Pools in Finland are kept decidedly cooler than their American counterparts, given their intimate relationship with the sauna. Located off the locker room’s luxurious shower room, the sauna resembled a small amphitheater and could easily accommodate 30. I found it warmer than saunas I had experienced in the States. Observing native users, I learned that I could ease the intense heat by pouring over my head ladlefuls of the cold water provided in the wooden buckets, while regular dousing of the rocks released steam that relieved the dry air. We followed the heat with a dip in the candlelit outdoor pool, where snow softly fell. Our hair quickly froze, and the contrast of the heated water and cold air entering the lungs was euphoria-inducing.
The spa offers a number of special water therapies that are administered in the newest and most Zen of the treatment wings, styled after a Japanese bathhouse. The commingling aromas of fragrant herbs and the gentle swoosh of bubbling water greet guests as they enter. Shoji-style screens of warm wood and frosted glass define the façades of the five treatment rooms, the wall opposite covered in small iridescent blue tiles and accented with white pendant lighting. The space opens onto a glass wall with a view through the pool complex and beyond to the frozen archipelago. Candles in mirrored votives light tables and niches. Gone was the ubiquitous canned music that pervades the hallways, elevators and restaurants of the rest of the hotel; soothing Enya-like New Age music played instead. Estheticians move back and forth bearing treatments in creamy white pitchers or wooden Asian bowls lined in red.
Inside the treatment room a small line of lights in blue, yellow, red and green flashed in rhythm with the music, sending ripples through the spacious tub. Our esthetician enumerated the lights’ benefits: Blue relaxes, yellow stimulates, red heals, green is balancing and provides overall calm. She swirled in a concoction of honey and milk, balsam oil and the Cleopatra oil that gave the bath its name and left us to soak, immersed to our necks, for the next half-hour.
The silky pulsating water smelled of oranges and pine trees. The colored lights flickered and danced in rhythm with the sounds of surf emanating from the tub, and we found ourselves lulled into near sleep.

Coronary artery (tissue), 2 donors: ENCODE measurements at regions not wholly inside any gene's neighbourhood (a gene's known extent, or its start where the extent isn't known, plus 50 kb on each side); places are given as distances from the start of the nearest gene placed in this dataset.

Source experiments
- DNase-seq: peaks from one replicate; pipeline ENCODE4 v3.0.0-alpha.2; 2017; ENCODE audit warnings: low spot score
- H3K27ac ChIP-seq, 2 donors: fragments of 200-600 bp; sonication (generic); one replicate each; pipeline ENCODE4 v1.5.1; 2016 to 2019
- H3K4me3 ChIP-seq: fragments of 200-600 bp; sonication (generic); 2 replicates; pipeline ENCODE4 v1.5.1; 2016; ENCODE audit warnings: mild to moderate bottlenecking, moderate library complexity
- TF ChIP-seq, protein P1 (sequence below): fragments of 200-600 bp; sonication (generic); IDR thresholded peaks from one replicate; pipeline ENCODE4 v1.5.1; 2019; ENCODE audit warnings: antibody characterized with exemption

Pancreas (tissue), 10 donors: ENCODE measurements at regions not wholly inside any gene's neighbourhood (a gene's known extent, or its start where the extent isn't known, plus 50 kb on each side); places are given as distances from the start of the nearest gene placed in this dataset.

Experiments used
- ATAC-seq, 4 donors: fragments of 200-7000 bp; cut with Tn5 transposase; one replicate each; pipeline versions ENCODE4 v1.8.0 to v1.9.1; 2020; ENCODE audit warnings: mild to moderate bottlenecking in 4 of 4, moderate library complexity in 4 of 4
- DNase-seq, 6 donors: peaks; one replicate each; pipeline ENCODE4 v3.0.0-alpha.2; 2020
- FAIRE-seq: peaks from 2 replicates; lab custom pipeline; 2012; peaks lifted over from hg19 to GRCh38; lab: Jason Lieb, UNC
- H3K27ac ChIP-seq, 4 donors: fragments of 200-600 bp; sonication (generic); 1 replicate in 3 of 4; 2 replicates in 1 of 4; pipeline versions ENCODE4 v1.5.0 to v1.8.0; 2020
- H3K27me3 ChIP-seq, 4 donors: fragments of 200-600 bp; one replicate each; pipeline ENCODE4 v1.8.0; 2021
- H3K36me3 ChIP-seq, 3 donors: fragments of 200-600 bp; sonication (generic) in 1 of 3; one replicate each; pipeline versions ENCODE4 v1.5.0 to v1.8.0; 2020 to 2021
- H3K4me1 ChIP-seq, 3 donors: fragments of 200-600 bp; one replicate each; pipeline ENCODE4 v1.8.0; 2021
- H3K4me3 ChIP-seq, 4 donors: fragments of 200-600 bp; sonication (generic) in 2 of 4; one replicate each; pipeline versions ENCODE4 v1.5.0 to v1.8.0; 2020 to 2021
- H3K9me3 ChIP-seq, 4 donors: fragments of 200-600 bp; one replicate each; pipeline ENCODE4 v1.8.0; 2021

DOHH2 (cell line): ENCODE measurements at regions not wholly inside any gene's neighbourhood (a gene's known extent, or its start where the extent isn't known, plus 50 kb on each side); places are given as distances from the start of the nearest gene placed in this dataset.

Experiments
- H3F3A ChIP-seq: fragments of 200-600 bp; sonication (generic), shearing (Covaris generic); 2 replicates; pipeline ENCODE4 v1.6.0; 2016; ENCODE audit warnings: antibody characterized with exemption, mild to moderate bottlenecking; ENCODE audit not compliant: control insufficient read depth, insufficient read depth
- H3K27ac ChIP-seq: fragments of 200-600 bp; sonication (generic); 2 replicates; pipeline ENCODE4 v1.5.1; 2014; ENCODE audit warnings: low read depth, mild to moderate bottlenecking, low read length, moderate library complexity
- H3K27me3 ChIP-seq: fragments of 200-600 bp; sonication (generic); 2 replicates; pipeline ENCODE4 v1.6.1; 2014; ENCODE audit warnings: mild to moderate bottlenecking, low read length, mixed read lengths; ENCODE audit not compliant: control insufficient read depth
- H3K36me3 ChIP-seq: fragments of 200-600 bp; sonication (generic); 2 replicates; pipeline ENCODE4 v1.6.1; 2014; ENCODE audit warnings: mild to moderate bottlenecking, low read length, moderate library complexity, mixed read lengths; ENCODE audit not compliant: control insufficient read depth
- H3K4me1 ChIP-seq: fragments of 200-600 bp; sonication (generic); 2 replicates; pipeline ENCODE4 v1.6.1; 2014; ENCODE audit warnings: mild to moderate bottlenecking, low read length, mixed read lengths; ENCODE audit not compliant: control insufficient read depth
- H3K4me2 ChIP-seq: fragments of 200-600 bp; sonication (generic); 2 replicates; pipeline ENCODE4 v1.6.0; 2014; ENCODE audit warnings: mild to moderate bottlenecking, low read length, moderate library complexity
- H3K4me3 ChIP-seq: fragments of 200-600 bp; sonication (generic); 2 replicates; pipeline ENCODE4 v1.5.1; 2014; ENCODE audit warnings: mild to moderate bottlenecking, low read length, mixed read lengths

The next morning, we borrowed Nordic walking sticks from the fitness center and hiked along the seaside to the nearby historic district of Naantali. Like cross-country skiing without the skis, the exercise quickly acclimated us to the below-freezing temperature. We trekked in and out of wooded areas, by the open sea and into the winding streets of Naantali. Along Mannerheiminkatu, the main street in the old town and named for Finland’s most beloved president, are small boutiques and restaurants in 18th- and 19th-century buildings. Kanga & Lamu sells home furnishings and gifts. Litut, on nearby Kaivokatu, spotlights Finnish craft. The old Convent Church dates back to 1483 and Naantali’s beginnings as a convent belonging to the order of St. Brigitta. Among the art treasures inside its stone and brick walls is a rare and important 15th-century Swedish carved wooden triptych.
That afternoon, we awaited our body treatments along with other robed guests in the hallway outside the treatment rooms in the main spa. We were ushered inside a small private dressing room that opened onto the treatment suite. My boyfriend was instructed to shower to dampen his skin before the peat application. The esthetician applied the warmed brown peat enriched with arctic plant extracts in a thin layer before sealing him in plastic and covering him with a Mylar blanket.
Turning her attentions to me, she poured a bucket of the green clay dug from the local lakes onto the treatment table, and then smoothed the hot pudding-like substance over my back. I lay down and she mounded the rest of the clay over me. She wrapped me in plastic and wrapped me again in a giant down comforter. The weight and warmth of the clay created a seductive undertow that pulled me into sleep. After 50 minutes, we showered, removing the clay and peat with soft scrub brushes. Walking the long hallway back to our room, we both felt short, as though we were sinking into the ground. Noticeably smoother, we collapsed into bed and slept for two hours.
That evening before dinner, we found ourselves drawn back downstairs to the water, like lemmings, to repeat the sauna/swim ritual. “First, Finns build the sauna, then we think about the rest of the house,” a sauna mate joked as she lightly tapped her back with birch branches to encourage circulation. I nodded in what was now total understanding, drenched myself with cold water, and gave in to the slow, delicious and distinctly unwintry surge of heat that followed.
If You Go
How to get there: Finland’s national carrier is Finnair, at Finnair.com. Trains for Turku leave Helsinki’s central train station every hour on the hour.
What to do: Detailed information about the Naantali Spa Hotel, its facilities and treatments can be found online at NaantaliSpa.fi. Click on the British flag icon for English.
Where to Stay: In both the main hotel and the Sunborn Yacht Hotel, all rooms include buffet breakfast and unlimited use of the sauna and pool complex, the fitness center and the nightclub. Packages may include a choice of treatments; a two-night package runs around $300-475, depending on variables.
Where to Eat: Naantali Spa Hotel features seven restaurants and cafes to fit every budget and appetite, from the casual Café Roma to the Thai Garden to the gourmet restaurant aboard the Sunborn Yacht.